Claim: A child in the Pashtoon Abad neighbourhood of Quetta, the capital of Pakistan’s Balochistan province, died due to the oral polio vaccine (OPV) administered to her in September 2022.

Fact: The doctor who treated the child confirmed that she died due to severe pneumonia, a condition in which food or liquid enters the airways or the lungs, and not due to the polio vaccine. Zulfiqar Babakhel, the media manager at Pakistan Polio Eradication Programme’s National Emergency Operations Centre (NEOC), also refuted the claims circulating on social media.

On 30 September 2022, two posts — here and here — emerged on Facebook alleging that the polio vaccine, administered as oral drops to children across Pakistan, caused the death of a girl child in the Pashtoon Abad neighbourhood of Quetta, Balochistan.

The caption accompanying the first post is as follows:

“یہ میرے دوست کی بیٹی تھی
تصاویر میں نظر آنے والی بچی بلکل ٹھیک اور صحت مند تھی ان کو جیسا ہی پولیو کے قطرے دیئے ان کی حالت غیر ہوگئی۔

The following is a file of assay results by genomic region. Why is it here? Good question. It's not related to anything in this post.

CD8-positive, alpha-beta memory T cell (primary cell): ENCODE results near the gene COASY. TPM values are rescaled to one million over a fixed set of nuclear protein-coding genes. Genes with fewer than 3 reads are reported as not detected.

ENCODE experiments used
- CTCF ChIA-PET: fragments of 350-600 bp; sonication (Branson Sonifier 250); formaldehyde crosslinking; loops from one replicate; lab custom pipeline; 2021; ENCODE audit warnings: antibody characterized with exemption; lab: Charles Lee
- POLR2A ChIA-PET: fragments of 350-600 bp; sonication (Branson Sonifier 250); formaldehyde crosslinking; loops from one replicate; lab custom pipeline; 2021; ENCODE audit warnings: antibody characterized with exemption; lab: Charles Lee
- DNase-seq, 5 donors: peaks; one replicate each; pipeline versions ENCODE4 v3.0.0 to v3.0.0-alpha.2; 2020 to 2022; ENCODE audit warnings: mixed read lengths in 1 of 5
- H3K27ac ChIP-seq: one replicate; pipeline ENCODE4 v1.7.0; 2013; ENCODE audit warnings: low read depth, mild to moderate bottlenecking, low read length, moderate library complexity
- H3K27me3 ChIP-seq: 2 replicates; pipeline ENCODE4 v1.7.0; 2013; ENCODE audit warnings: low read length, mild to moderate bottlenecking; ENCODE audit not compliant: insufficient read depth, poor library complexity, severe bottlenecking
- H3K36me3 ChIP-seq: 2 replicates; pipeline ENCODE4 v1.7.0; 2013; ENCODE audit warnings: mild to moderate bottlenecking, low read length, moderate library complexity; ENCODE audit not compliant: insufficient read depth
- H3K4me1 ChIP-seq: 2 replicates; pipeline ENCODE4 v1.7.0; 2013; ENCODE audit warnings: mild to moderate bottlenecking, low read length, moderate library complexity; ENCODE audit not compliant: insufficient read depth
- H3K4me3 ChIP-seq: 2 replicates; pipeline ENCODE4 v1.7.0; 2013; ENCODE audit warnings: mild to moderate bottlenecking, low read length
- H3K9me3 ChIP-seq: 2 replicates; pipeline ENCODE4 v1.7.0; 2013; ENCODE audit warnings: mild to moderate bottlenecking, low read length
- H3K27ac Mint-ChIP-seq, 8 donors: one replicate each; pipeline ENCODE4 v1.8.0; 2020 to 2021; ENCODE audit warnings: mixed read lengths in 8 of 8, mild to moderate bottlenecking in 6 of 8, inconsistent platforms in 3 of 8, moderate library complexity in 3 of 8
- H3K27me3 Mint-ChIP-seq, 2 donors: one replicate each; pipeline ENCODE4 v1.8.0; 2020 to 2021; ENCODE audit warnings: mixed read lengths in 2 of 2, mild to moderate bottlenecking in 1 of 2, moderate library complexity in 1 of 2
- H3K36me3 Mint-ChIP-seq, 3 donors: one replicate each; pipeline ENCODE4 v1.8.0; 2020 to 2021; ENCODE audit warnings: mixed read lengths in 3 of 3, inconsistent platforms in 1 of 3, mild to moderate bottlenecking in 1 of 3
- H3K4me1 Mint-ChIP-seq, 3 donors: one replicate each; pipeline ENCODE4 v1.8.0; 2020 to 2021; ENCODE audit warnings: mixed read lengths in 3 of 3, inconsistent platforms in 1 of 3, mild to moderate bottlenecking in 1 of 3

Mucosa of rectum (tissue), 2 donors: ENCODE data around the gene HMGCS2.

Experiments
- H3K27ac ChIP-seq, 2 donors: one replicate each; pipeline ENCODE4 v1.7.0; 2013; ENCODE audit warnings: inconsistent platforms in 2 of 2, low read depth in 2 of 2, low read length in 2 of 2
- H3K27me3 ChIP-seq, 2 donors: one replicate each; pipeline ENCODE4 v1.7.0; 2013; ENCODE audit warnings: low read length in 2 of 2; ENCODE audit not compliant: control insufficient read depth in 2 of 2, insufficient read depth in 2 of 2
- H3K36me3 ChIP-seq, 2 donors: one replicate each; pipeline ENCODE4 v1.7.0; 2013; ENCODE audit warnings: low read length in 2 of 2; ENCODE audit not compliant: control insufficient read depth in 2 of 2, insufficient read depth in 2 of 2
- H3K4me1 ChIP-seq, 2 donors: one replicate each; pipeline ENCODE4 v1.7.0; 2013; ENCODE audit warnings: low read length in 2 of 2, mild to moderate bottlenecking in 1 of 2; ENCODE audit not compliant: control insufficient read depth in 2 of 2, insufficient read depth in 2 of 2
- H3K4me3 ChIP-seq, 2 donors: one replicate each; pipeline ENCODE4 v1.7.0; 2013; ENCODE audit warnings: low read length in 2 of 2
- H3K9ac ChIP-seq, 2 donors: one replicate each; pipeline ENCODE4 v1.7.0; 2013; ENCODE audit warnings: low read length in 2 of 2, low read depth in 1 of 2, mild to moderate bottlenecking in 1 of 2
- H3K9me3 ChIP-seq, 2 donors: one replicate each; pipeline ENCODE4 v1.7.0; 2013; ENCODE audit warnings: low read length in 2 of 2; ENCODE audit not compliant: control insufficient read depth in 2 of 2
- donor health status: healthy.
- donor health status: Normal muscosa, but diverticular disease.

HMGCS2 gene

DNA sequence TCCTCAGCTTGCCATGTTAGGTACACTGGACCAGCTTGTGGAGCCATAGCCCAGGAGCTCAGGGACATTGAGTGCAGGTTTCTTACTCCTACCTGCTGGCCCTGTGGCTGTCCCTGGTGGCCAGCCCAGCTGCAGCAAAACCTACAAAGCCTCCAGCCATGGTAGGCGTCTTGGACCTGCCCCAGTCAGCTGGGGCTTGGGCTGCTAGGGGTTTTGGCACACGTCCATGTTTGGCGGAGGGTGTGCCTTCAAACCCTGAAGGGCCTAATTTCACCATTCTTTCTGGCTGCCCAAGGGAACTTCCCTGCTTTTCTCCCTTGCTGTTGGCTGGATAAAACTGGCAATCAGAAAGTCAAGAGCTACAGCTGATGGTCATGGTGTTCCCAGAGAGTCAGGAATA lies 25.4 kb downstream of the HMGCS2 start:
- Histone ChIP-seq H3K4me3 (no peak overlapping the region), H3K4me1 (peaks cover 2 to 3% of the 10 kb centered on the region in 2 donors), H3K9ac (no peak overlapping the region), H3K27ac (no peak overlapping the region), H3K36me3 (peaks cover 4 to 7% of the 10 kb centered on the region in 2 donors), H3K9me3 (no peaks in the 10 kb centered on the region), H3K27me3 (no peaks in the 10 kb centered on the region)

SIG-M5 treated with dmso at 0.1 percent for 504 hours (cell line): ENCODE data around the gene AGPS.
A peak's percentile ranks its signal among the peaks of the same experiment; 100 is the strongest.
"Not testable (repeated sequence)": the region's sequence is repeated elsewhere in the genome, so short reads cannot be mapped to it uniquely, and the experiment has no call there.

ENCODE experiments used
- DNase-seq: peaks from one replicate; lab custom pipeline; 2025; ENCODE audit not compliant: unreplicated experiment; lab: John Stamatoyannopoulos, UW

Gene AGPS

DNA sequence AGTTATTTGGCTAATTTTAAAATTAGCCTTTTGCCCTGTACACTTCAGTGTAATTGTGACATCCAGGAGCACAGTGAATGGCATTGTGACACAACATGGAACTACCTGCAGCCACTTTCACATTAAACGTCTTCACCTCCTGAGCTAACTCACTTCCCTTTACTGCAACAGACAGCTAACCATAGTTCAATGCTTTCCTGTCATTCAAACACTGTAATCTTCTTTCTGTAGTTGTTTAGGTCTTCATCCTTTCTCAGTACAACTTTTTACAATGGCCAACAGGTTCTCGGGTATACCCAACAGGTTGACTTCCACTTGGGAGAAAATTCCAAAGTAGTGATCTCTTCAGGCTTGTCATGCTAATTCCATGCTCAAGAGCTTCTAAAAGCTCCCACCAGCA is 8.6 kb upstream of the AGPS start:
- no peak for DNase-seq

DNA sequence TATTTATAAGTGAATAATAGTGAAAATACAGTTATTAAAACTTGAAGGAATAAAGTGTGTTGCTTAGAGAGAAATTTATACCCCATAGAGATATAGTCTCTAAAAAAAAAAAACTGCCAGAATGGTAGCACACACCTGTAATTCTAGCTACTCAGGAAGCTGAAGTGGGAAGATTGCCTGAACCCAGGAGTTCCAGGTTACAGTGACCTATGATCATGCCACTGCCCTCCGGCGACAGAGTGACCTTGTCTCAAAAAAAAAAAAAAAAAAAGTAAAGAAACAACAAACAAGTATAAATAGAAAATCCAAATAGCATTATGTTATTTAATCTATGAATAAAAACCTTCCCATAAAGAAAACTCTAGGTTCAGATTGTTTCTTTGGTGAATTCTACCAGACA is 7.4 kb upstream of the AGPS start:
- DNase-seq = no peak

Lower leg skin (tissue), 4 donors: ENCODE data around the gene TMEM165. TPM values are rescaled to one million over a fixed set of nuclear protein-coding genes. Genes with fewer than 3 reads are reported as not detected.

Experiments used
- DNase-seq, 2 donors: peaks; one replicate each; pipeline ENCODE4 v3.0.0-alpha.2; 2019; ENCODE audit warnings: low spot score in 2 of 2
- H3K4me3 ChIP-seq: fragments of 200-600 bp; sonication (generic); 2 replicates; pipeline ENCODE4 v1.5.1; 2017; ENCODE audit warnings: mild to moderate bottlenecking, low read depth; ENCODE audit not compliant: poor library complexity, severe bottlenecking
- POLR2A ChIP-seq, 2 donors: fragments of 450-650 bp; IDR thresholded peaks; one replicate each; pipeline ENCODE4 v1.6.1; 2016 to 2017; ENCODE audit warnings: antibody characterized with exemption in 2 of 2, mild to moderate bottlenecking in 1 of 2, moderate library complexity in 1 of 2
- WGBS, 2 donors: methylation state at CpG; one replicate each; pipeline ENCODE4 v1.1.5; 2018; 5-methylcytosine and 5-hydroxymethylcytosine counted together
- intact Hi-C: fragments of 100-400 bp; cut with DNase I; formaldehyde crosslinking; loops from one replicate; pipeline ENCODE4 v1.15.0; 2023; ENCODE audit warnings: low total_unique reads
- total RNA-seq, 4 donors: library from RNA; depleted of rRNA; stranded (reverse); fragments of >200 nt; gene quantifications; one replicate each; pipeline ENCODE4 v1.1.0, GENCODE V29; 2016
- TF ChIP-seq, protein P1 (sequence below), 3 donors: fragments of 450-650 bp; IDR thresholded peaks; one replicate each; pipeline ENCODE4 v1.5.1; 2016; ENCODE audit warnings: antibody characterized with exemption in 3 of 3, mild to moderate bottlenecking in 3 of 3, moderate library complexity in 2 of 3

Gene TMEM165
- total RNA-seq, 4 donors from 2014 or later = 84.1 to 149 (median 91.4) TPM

اپنے بچوں کی زندگیاں بچانے کیلئے پولیو سے بائیکاٹ کریں اور جب تک آپ کے بچوں کے جان کی زمہداری اسٹام پیپر پر لک کر نا دے اس وقت تک اپنے بچوں کو پولیوں نا پھلائیں۔۔
جب تک متاثرہ خاندان کو انصاف نہیں ملے گی اس وقت تک ہم چین سے نہیں بیٹھیں گے۔۔
پولیوں کے اس ٹیم کو فوری گرفتار کیا جائیں جو اس واقعہ میں ملوث تھی۔۔
[This was my friend’s daughter
The girl child seen in the pictures was completely fine and healthy but as soon as she was administered polio drops, her condition deteriorated.
Boycott the polio [vaccine] to save the lives of your children and do not give the polio [vaccine] to your children until the responsibility for the life of your children is given on a stamped [legal] paper.
We will not sit down comfortably until the victim’s family gets justice.
The team of police officers who were involved in this incident should be arrested immediately.]”

The post includes the hashtag, “#پولیو_علاج_نہیں_بلکہ_یہ_زیر_ثابت_ہو_رہا_ھے,” which translates to, “Polio is not a treatment but has proved to be poison.“

The caption accompanying the second post is as follows: